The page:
History records that the first journal club was started by Sir William Osler, MD, at McGill University in the late 19th century, though Sir James Paget referred to journal club–like groups even earlier in England.
Explore This IssueACEP Now: Vol 34 – No 01– January 2015
Similarly, no one person can claim credit for creating the online journal club, but it is an idea that’s time has come and that took off in 2014 thanks in large part to Michelle Lin, MD, associate professor of emergency medicine at the University of California San Francisco San Francisco General Hospital, and Ken Milne, MD, chief of emergency medicine and chief of staff at South Huron Hospital, Ontario, Canada. Each has partnered their free open-access medical education (FOAM, #FOAMed) platforms with major emergency medicine academic journals.
FOAM takes the academic tradition of the journal club to the next level by including the interactive participation of the lead authors of the papers themselves. This gives learners and educators all over the world access to the minds behind the papers and allows a level of conversation and discourse that Dr. Osler and Dr. Paget could never have imagined possible. It’s another example of the promise of FOAM and the genuine advantages it can provide.
And the key to the success of this is the social component of social media. Anyone can attend from anywhere and participate in a number of different ways. Unlike traditional journal clubs, online journal clubs unfold in several venues and platforms over several days, not one hour in a conference room. Talking about important papers is cool, very 20th century. Talking about papers with the authors themselves is extremely cool, very 21st century.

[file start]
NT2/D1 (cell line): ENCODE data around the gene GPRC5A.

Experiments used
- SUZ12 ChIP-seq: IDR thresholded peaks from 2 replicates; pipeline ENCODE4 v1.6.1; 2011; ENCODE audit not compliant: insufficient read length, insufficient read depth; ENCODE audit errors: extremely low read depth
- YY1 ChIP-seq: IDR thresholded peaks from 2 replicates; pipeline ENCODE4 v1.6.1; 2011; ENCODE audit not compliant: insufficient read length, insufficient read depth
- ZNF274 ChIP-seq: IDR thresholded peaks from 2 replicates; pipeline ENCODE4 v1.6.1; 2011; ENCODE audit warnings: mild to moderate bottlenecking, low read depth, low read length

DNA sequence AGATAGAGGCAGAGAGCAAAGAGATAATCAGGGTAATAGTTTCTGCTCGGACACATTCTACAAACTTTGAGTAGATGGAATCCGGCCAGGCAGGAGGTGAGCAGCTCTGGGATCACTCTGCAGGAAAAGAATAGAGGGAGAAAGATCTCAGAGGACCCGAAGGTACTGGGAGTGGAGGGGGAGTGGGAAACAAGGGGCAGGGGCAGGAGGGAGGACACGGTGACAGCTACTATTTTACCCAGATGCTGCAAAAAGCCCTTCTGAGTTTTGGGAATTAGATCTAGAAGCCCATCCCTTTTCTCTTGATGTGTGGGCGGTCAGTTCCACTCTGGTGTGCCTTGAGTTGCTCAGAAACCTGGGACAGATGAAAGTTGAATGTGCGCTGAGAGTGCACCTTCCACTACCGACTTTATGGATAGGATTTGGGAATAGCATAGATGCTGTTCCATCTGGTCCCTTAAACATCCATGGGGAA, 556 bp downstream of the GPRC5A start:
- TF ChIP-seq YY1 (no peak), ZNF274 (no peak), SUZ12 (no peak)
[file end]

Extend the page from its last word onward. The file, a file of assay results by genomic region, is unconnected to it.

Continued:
This year, Dr. Lin’s (@M_Lin) popular blog, Academic Life in Emergency Medicine (ALiEM), began a partnership with the Annals of Emergency Medicine to take the journal club component of Annals online. It’s called the Global EM Journal Club, hosted by ALiEM and the Annals of Emergency Medicine.
Here’s how it works: An article featured in the print edition of the successful Annals of Emergency Medicine Journal Club (celebrating its 40th year) is chosen and promoted on the ALiEM blog, Twitter, Facebook, and Google+. Links to the article and other relevant articles/FOAM posts are provided. Then, over a several day period, anyone can comment on the article on any of these platforms (using the hashtag #ALiEMJC on Twitter).
So far, the journal club has hosted hangouts where the likes of Jeffrey Kline, MD (age-adjusted D-dimer); Ian Stiell, MD, MSc; Jeff Perry, MD, MSc (clinical decision rule for subarachnoid hemorrhage); and others have been happily placed in the hot seat.
After several days of remarkably thoughtful and nuanced posts, the climax of the journal club is a live video Google Hangout with the authors of the paper. The authors are joined by an all-star panel of EM providers, and they discuss the Annals study questions, incorporating the online comments posted in the last few days. These hangouts are recorded and posted online so anyone can access them at any time. So far, the journal club has hosted hangouts where the likes of Jeffrey Kline, MD (age-adjusted D-dimer); Ian Stiell, MD, MSc; Jeff Perry, MD, MSc (clinical decision rule for subarachnoid hemorrhage); and others have been happily placed in the hot seat.